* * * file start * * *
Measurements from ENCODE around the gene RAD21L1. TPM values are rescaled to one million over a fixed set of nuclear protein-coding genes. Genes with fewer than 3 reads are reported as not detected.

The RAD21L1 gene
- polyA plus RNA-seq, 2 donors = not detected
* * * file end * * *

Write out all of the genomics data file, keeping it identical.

Measurements from ENCODE around the gene RAD21L1. TPM values are rescaled to one million over a fixed set of nuclear protein-coding genes. Genes with fewer than 3 reads are reported as not detected.

The RAD21L1 gene
- polyA plus RNA-seq, 2 donors = not detected